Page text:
One of the bottom lines here is that we must watch steel closely as it comes out of its trough early this year, since it reaches across so many industries and shows up in so many finished goods. (Not only in the US but also globally, especially as construction and automobile demand pervade emerging economies.) As price inflation could hit steel even harder, we’ll keep an eye on how metal manufacturers continue to cut costs in innovative ways.

Join us for a free webinar on steel price trends and outlook for 2011 along with guest speaker Metalwest, where we’ll discuss how OEMs can improve profitability through lean metal supplier programs.


–Taras Berezowsky

There are two major sources of fear (and hence instability) in today’s markets – credit tightening caused by rising inflation in China, and debt woes caused by bank and sovereign insolvency in the Euro-zone.

Both have the effect of causing risk aversion when they come to the market with bad news, and exchange rates and metal prices have been particularly sensitive to both over the last few months. China, inflation and Asian credit markets were the subject of a separate blog a few days ago and we might be excused for thinking this week’s Euro strength signals the end of European debt worries; particularly following Portugal’s successful floating of €1.25 billion of bonds maturing in 2014 and 2020 last week, followed by Spain selling $3 billion of five year debt, covered in an Economist article. Even though rates were a little below levels the week before, they are still — by historic standards — punitive rates of 6.7 percent in the case of Portugal and 4.54 percent in the case of Spain.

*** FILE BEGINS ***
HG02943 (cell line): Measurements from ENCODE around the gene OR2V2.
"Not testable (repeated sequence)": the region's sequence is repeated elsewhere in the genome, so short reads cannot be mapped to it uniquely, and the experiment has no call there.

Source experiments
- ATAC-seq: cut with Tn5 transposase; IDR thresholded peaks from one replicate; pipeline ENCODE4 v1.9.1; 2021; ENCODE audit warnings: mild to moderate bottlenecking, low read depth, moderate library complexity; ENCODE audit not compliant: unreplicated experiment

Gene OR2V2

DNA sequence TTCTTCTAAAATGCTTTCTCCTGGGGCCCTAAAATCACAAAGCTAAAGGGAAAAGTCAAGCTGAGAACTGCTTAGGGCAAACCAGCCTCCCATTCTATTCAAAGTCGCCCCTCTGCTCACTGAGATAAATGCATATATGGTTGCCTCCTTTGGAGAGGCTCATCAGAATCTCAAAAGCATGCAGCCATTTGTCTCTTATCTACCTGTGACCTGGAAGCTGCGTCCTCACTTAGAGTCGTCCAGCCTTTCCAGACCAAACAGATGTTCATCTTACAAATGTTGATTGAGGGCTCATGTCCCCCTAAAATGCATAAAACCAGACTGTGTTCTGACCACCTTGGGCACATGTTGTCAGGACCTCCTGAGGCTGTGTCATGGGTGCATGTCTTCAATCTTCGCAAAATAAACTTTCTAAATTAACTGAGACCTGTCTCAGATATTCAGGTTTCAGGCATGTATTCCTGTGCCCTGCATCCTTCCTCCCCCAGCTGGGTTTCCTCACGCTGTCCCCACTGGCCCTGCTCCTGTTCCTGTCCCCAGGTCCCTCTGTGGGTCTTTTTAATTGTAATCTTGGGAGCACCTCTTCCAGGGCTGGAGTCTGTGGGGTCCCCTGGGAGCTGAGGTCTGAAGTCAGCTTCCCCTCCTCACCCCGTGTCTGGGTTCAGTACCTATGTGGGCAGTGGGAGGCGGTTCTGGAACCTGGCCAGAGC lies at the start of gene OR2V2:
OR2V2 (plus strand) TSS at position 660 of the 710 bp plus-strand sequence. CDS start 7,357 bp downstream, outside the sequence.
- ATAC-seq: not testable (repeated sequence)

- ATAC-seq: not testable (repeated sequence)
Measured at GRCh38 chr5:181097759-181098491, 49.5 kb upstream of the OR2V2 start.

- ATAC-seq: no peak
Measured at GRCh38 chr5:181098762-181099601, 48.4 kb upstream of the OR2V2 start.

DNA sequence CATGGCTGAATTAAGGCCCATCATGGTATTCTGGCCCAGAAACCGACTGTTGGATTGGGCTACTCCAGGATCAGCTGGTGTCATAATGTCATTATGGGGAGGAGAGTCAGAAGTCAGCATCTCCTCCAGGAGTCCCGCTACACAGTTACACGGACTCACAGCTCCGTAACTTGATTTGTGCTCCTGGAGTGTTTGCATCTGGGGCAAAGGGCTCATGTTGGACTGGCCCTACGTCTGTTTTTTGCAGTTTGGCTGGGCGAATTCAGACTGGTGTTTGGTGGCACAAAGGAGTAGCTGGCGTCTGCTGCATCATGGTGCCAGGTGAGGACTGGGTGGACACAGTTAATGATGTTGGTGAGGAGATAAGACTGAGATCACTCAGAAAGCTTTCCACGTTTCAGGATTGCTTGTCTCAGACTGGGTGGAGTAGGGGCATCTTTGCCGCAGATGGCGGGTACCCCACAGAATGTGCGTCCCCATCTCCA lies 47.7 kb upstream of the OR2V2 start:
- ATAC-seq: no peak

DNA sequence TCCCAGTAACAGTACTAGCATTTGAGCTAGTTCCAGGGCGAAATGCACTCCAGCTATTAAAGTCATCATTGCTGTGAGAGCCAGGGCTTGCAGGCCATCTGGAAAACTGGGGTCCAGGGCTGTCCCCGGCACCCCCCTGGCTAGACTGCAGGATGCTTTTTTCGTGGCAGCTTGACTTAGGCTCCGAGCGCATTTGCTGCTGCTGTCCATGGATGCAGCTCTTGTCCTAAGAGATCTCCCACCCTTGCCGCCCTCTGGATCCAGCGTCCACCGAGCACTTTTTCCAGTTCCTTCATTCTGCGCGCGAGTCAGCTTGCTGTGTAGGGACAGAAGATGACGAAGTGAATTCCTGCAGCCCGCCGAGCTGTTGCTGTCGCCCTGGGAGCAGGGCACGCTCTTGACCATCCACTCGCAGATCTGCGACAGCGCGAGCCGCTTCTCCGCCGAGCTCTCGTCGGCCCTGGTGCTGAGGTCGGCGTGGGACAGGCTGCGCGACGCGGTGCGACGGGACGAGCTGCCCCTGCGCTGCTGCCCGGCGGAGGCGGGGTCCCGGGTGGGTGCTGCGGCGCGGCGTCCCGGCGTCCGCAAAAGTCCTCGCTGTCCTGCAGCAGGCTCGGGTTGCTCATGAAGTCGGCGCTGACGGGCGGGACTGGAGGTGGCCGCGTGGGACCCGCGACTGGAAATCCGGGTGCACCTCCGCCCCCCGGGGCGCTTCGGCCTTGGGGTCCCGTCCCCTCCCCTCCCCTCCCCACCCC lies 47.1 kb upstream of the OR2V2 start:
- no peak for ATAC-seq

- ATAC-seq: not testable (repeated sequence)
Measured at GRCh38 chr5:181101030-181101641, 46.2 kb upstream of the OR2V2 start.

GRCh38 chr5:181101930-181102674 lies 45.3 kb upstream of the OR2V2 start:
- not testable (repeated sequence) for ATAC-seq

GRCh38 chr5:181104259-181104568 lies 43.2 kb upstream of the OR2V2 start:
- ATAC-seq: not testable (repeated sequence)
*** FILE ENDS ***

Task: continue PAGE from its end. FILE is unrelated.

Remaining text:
But to assume the storm has passed would be to take too simplistic a view. Portugal in particular cannot afford to pay 6.7 percent when its public debt is high and rising. In a country that has seen a steady loss of wage competitiveness since the 1990s and has had no better than feeble GDP during much of that time, it has suffered a persistent budget deficit that these rates of interest will prove unsustainable to finance. The country’s banks have been relying on the ECB for funding since last spring and with net foreign debts of more than 100 percent of GDP, those banks are horribly exposed to default. Greece had a fiscal problem it spent more than it earned; Ireland had a property crisis putting its entire banking system at risk; but both countries were capable of rapid growth in good times — Portugal has been on a long-term decline sustained only by EU largess.

A Telegraph report suggests some of the success for the Portuguese and Spanish bond auctions must go to buying by China. Chinese vice-premier Li Keqiang promised to buy Spanish debt during a visit to Madrid last week, reportedly up to €6 billion ($8bn). China was also rumored to be the secret buyer in a recent private placement of €1.1 billion of Portuguese debt, according to the paper. Although how much China’s buying impacted rates compared to the ECB, who was widely credited with buying through up to 20 brokers behind the scenes, is debatable. Their actions, though, have not passed without typical European paranoia, the paper explained, as Herman Van Rompuy, the European Council’s president, said during a visit to London that the Chinese may have “political” thoughts in the back of their minds for coming to Europe’s help, and gave a strong hint that they are also engaging in currency manipulation. “When they buy euros, the euro becomes stronger and their currency a little bit weaker. That is not neutral in regard to their competitive position. Yes, well, Herman, a measly $8 billion isn’t going to shift the exchange rate for very long, is it, but still we take your point: China’s purpose is certainly not altruistic. A more likely suggestion for ingratiating itself with Europe ahead of a review of the arms embargo imposed after Tienanmen Square massacre in 1989 is a desire for relaxation of that embargo and access to European technology.